You Have the Power to Prevent One of the Most Common Behavioural Issues

Updated: Sep 30, 2021



In my first blogpost, I talked about the importance of beginning proper and safe socialization training as soon as your puppy comes home. In this post, I want to dive a bit more deeply into one particular aspect of socialization training that is often overlooked, but exceedingly critical: body handling. It is very common for dogs to be uncomfortable with being touched, grabbed, poked, pulled, and/or restrained. Some dogs will tolerate it and give signals that go unnoticed. But these signs, subtle as they may be, indicate that the dog is uncomfortable with what you are doing. Other dogs may be much more overt and direct with their communication to us about their discomfort.


When Fido avoids being touched by us, our first instinct may be to think that he is being stubborn. But I’m here to reassure you that this behaviour almost always is motivated by fear. Okay, there might be one exception. If your dog has come to learn that the only time you reach for his collar is when you’re going to leave the dog park, he has likely learned that your collar grab predicts leaving the fun park and that’s no fun. So his best bet is to dodge, duck, dip, dive, and… dodge! 😉


But back to the likely cause – fear. Animals are programmed genetically to fear all that has not been consistently proven to be safe based on experience. It all comes down to survival instincts, thanks to evolution.


To set your puppy up to feel comfortable with being handled, you'll want him to have lots of pleasant experiences with it as soon as possible in his development.

Compared to what you would observe in non-domesticated animals, our dogs have quite a high threshold for “invasiveness” of their personal safety bubble. Think how wide the safety bubble is for an animal like a moose, for example. Chances are, if you see a moose in the forest, there is no way you are getting close without being 100% covert about it, let alone getting within touching distance. Domestication of dogs has paved the way for that threshold of closeness to really increase and today it is not completely uncommon for pups to be born predisposed genetically to love people and even seek out their touch and closeness. But it’s important to understand that this is not the norm. Rather, this is a trait that breeders have selected for over and over again. The norm is fear toward closeness, reaching, grabbing, holding, etc. unless proven otherwise.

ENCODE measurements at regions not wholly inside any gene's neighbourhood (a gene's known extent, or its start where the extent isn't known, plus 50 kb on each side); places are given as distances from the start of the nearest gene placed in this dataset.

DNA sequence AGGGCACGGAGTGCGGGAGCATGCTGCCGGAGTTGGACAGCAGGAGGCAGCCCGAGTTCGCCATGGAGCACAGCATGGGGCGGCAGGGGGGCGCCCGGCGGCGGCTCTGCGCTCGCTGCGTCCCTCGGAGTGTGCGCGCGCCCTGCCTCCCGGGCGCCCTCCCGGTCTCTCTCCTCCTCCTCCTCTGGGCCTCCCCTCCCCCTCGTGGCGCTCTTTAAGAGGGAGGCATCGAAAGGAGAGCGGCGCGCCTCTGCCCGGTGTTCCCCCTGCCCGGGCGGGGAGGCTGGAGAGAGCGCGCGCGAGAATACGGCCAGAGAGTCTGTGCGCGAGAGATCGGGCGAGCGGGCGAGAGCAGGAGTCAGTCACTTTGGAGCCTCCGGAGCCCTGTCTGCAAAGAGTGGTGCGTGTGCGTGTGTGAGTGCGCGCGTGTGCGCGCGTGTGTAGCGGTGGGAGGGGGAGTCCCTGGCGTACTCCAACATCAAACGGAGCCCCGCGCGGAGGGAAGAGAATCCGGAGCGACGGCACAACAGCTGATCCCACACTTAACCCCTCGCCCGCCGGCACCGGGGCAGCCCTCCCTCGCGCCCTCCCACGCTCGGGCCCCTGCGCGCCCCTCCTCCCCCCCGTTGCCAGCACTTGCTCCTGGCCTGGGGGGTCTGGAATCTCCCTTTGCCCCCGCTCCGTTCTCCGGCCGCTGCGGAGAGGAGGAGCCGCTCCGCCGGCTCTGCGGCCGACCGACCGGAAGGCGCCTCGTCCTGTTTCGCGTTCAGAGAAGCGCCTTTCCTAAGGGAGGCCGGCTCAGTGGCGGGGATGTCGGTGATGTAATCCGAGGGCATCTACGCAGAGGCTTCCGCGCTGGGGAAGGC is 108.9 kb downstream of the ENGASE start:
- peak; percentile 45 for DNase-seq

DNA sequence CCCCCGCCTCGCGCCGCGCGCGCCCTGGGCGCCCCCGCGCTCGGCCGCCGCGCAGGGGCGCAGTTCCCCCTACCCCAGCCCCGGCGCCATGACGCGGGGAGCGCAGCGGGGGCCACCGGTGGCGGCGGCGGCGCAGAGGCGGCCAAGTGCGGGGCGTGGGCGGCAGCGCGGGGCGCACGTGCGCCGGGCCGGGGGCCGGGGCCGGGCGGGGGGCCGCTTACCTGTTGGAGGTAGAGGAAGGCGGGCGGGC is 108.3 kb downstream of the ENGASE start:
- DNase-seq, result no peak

So what do we do about it? We don’t settle for our dog being "fine” when you touch his ear, or his paw. We don’t settle for “not minding it”, or that the dog “seems ok”. "Fine," "OK," "doesn’t mind," and "doesn’t react" does not equal LIKE, COMFORT, and certainly not LOVE.

I want you to want your dog to LOVE being touched, held, restrained, poked, and prodded. Puppy parents have the easiest opportunity to build a positive conditioned emotional response because there is the gift of novelty with puppies. We have a lot of control over conditioning a puppy to LOVE almost anything we want as long as we do it right. If we do it incorrectly, we could end up creating a negative conditioned emotional response, exacerbating the default fear. Once a dog has been exposed to something and made up his mind that the thing is scary or dangerous, it is much trickier to convince him otherwise. We can use counter-conditioning to help dogs whose fear has been reinforced, but it will be a longer process.


By taking a proactive approach with your puppy to properly work on socializing him to all different types of handling by several different people, you increase those chances of your dog feeling comfortable and even LOVING it. The vet’s office is a well-known place where lots of “invasive” things happen and it only takes one visit for your dog to learn this. By taking a preventative approach and working from day one to condition your pup to LOVE examination-type touching and procedures, you are setting everyone who will be involved in vet visits during your dog’s life up for a much more enjoyable time. I encourage you to find a Fear Free Certified veterinarian near you who is trained in low stress handling techniques and won’t set your progress back.


With my clients, I teach them how and when to use food to work on an emotional level which will begin the conditioning process. I provide all my puppy training clients with a “Socialization Checklist” to help make it easy and fun to work socialization training into your puppy’s day. Included in the checklist is a section specifically geared toward the prevention of body handling sensitivity. If you have a puppy or are considering getting one, I strongly urge you to set up a consult with me to get him on the right path to love being handled.

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